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Kiln Annealing 14k Gold Wire


#1

Hello,

I am a wire wrap artist beginning to work in solid 14k gold wire.
The wire I have works like half hard gold filled wire, and I need to
soften it to get the effect I want.

I know gold can be softened with heat. To get even softening, I am
using a kiln to soften the wire. However, I don’t know the correct
temperature to set the kiln, or how long to hold that temperature to
get really soft wire. Can anyone tell me the correct temperature? And
how slowly I need to cool the wire down?

Thanks much.

Sue Lindsey
www.raptelegance.com


#2

Sue,

For normal 14K yellow golds, try this process.

Mix some powdered boric acid (from your drug store, or jewelry
supply houses) with some denatured alcohol (shellac solvent in the
hardware store) to a consistancy about like skim milk. Dip your
coil or wire in this (or brush it on) to coat. Either let it just
air dry, or light the alcohol and burn it off. Either way, you’re
left with a thin coating of boric acid on the gold. This will
prevent fire scale and discoloration of the wire.

Set your kiln to about 1100 to 1200 F. Leave the wire in the kiln
until the coil reaches the same temperature, which likely will be
just a few minutes. Remove the coil and immediately quench it in
cold water. You can use lower temperatures if you like (down to
about 850 or 900 degrees F, but then it needs to be left in the kiln
a bit longer (a few more minutes usually, or up to 20 minutes if
you’re doing this all the way down at 850F) for maximum softness.
The water quench will give the softest gold with yellow golds. After
quenching, pickle the wire in commercial jewelers pickle, or it’s
cheaper hardware store equivalent, sodium bisulphate, which is sold as
an agent to lower the ph in pools, spas, and hot tubs. Find products
like “ph-down”, or “spa-down”. Or just buy the same stuff, slightly
less pure oftentimes, at higher prices from your jewelers supply
store, but save the time running around the hardware stores looking
for the stuff. It’s best used mixed with hot water, but can be cold
too, just takes longer to take off the boric acid and any slight
discoloration left over. Annealing at the lower temperature ranges
given also may reduce any tendancy for discoloration/ oxidation
(still with the boric acid fire coat).

If you need a “safer” pickling agent, citric acid (food grade stuff,
usually, though not always so easy to find in the grocery store) also
works, but more slowly. And boiling water will take off the boric
acid all by itself, though it won’t affect any residual oxidation
that might have occured.

If the times and temps given seem a bit vague, in part this is
because there are a range of alloys you might have, not just a
single one, and ideal annealing cycles can vary some. But the above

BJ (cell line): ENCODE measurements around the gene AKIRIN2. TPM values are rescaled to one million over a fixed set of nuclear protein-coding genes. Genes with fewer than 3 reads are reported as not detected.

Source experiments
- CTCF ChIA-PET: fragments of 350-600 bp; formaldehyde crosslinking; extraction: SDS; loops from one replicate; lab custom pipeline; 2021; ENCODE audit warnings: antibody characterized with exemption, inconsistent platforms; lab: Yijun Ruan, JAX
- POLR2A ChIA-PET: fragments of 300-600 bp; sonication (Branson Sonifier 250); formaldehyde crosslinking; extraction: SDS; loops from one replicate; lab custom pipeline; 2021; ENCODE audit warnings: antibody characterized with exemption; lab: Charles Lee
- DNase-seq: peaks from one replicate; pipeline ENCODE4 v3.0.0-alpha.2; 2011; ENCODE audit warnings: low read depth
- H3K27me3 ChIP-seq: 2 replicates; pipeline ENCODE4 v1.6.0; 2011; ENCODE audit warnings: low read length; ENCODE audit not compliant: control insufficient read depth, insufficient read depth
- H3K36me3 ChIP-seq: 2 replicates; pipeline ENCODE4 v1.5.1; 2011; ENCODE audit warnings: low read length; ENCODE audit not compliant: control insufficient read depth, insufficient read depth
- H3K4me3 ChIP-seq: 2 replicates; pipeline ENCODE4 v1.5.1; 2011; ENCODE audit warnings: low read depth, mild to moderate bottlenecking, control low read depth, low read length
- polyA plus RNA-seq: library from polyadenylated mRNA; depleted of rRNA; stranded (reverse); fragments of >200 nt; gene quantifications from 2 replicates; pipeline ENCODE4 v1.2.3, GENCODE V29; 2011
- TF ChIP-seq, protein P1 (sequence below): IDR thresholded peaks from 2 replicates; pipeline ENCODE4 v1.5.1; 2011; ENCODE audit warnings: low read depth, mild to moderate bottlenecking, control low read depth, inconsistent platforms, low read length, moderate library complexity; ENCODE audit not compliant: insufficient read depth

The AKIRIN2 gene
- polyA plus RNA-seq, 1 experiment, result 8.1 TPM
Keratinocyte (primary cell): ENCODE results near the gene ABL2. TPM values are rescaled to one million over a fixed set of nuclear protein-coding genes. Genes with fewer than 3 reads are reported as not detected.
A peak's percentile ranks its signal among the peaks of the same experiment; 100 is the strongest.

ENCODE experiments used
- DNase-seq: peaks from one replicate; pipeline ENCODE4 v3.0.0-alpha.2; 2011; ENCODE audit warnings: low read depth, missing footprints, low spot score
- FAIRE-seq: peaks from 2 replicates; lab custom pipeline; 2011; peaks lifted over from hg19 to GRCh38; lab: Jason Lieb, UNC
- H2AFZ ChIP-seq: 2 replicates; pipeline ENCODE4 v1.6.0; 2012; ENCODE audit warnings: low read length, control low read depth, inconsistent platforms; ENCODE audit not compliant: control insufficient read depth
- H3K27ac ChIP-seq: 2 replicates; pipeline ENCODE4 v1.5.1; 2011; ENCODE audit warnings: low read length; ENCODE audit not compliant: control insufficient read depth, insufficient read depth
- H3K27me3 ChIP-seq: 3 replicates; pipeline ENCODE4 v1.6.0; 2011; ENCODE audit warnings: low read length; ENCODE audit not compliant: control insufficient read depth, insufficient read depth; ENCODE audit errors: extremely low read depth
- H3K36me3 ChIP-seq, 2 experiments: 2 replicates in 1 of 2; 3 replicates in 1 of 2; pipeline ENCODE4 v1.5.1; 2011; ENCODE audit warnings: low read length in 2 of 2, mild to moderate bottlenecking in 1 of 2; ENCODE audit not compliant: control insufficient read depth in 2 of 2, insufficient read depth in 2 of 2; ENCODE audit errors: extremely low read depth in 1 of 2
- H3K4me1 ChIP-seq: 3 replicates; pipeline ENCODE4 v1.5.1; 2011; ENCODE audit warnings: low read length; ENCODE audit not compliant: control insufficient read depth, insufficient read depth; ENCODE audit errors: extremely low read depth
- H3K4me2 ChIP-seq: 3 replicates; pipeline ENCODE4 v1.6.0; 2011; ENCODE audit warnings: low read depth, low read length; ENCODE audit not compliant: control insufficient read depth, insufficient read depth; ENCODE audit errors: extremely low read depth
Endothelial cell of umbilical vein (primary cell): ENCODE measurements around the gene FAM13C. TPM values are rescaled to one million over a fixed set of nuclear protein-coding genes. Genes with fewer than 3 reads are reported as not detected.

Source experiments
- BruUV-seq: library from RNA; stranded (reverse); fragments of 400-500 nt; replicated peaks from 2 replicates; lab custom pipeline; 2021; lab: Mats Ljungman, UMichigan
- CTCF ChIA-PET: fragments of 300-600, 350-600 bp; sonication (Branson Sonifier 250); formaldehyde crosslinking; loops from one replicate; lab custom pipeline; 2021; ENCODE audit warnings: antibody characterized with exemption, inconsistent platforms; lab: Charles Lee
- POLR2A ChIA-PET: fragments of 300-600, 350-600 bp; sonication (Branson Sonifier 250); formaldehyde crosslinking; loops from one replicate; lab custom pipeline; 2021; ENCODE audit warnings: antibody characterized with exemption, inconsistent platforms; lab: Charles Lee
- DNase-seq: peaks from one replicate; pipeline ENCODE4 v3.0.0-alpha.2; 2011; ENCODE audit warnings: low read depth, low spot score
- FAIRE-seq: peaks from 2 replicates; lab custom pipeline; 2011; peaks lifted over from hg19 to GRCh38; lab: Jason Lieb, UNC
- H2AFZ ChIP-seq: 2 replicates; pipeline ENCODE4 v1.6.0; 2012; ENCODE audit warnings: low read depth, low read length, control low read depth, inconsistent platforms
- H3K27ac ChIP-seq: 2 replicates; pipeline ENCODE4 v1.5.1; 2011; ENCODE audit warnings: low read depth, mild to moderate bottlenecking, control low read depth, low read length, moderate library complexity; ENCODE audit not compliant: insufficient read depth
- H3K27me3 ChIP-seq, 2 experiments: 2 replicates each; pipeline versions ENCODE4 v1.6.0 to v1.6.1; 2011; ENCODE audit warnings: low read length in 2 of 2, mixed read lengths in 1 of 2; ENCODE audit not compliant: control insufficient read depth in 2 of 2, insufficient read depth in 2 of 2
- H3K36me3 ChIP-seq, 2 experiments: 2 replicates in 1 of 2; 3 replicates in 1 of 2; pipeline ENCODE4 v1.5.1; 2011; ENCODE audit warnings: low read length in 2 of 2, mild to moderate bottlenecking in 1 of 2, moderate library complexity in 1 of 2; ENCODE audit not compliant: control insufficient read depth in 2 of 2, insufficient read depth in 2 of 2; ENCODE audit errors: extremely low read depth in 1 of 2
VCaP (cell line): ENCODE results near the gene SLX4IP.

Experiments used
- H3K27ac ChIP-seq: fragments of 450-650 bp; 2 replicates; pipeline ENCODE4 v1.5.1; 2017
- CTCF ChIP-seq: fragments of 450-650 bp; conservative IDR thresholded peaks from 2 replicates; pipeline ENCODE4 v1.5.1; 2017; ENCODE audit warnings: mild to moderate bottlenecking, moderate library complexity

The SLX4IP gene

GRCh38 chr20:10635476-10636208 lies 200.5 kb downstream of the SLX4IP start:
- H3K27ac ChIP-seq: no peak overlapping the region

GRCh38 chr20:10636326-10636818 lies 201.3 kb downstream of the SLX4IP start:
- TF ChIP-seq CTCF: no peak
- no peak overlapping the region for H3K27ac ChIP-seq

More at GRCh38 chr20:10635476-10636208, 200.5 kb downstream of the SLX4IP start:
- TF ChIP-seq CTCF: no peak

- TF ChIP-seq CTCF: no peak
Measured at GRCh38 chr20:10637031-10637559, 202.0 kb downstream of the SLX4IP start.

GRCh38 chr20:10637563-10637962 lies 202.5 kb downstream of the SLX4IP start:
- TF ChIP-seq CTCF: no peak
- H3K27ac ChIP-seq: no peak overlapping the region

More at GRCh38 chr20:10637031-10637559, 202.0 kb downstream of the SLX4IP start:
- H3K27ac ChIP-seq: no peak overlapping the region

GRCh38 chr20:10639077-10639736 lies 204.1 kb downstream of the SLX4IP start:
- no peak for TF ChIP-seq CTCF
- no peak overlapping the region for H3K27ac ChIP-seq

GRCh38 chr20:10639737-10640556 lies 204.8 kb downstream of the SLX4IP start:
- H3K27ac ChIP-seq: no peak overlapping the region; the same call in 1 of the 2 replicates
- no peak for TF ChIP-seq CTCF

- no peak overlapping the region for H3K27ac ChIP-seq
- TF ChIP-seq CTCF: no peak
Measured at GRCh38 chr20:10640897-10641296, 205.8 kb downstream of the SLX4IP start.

will work just fine with most yellow golds. You can ask your metals
supplier for the ideal times and temps for furnace annealing your
alloy if you wish. They should know, or be able to refer you to the
refiner it came from, who hopefully WOULD know for certain, if
they’re any good…

Hope that helps.

Peter Rowe


#3

Hello Susan, As the content of 14K gold alloys will vary, I suggest
that you contact your source for the wire and ask them for the
technical Next time you order, ask for dead soft wire,
meaning it is annealed to be as pliable as possible.

There may be another alloy that will better meet your need, so
consider talking to one of the precious metal refiners like Hoover
& Strong, David H. Fell, A.T. Wall, … I’m sure there are others -
perhaps they’ll chime in.

Hope this helps,
Judy in Kansas, who is about to harvest a nice crop of butternut squash


#4

Sue, 1250 - 1260 degrees F. for 20-30 mins in the oven followed by a
quench in water or pickle should get the wire dead soft.

Regards,
Ken
http://www.sandersjewelry.com


#5

Question - What make/model kiln is everyone using to anneal silver
and gold stock? I’d be interested in finding a reliable and
inexpensive one.

thanks -
Ivy


#6

No one has mentioned one point, so I’m jumping in here–

14k will never be very soft, no matter how well you anneal it. It’s
one stiff sucker, a lot like brass. So no matter what you do, it
won’t be easy to work. If you need something that works like fine
silver (or even like sterling), you need to try higher karats. 18k
is a lot better, pretty comparable to sterling. 22k is very soft. Of
course, if you get into other colors besides yellow, that changes
things. I don’t use those as yet, and don’t know whether there’s a
softer colored alloy.

–Noel


#7
Of course, if you get into other colors besides yellow, that changes
things. I don't use those as yet, and don't know whether there's a
softer colored alloy.

18k green gold (75% gold, 25% silver) is wonderful stuff in terms of
malleability. Very easy to draw. Haven’t tried it for bezel material
yet but am told its a dream-- spreads like butter.

Lee